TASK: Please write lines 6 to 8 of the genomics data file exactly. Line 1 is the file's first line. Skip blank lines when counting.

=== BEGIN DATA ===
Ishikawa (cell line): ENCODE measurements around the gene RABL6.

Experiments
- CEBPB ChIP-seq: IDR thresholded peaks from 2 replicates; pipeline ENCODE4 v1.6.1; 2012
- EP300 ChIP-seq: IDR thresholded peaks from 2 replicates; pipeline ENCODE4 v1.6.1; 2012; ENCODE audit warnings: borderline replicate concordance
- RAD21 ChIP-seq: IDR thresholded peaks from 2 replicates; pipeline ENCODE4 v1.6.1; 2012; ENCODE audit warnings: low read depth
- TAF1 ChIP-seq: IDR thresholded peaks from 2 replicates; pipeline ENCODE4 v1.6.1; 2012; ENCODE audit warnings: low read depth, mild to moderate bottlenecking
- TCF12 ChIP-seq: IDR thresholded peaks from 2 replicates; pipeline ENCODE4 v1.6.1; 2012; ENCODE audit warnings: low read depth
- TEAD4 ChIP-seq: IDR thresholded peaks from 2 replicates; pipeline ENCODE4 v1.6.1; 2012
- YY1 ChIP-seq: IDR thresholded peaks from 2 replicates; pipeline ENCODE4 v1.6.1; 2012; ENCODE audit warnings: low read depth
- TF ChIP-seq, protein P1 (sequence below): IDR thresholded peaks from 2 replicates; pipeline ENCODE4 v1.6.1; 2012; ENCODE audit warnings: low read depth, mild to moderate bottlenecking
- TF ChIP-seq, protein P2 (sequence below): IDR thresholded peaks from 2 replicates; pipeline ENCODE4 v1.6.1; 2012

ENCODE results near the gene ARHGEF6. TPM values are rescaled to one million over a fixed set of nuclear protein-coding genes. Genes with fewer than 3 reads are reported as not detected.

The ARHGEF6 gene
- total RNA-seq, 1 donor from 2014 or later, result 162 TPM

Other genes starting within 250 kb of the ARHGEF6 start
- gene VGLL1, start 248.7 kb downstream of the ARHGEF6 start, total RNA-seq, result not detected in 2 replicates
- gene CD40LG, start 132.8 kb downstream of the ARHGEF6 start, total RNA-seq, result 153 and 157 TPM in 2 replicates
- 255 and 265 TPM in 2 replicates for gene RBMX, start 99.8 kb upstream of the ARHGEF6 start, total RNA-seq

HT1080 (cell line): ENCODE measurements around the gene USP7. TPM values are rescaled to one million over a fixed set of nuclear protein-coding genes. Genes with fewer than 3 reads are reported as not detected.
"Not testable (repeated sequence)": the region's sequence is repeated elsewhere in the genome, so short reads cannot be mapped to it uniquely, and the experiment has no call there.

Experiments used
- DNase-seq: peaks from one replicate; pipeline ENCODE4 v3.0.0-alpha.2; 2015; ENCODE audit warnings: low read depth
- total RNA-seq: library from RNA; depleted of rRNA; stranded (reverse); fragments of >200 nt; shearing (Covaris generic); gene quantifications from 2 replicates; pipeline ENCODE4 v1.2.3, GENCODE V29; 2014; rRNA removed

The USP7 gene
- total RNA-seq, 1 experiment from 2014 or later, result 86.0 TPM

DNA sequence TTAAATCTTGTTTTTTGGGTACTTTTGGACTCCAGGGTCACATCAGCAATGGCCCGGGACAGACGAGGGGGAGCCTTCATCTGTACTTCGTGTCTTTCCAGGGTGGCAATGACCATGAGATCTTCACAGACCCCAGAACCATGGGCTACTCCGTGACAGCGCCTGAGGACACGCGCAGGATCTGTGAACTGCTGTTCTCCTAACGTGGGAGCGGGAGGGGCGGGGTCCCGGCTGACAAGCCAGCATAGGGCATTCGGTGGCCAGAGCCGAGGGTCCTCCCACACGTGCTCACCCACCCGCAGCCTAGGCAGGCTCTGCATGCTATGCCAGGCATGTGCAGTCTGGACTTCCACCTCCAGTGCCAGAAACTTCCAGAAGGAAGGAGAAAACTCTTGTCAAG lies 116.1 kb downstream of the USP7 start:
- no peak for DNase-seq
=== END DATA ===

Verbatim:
- TAF1 ChIP-seq: IDR thresholded peaks from 2 replicates; pipeline ENCODE4 v1.6.1; 2012; ENCODE audit warnings: low read depth, mild to moderate bottlenecking
- TCF12 ChIP-seq: IDR thresholded peaks from 2 replicates; pipeline ENCODE4 v1.6.1; 2012; ENCODE audit warnings: low read depth
- TEAD4 ChIP-seq: IDR thresholded peaks from 2 replicates; pipeline ENCODE4 v1.6.1; 2012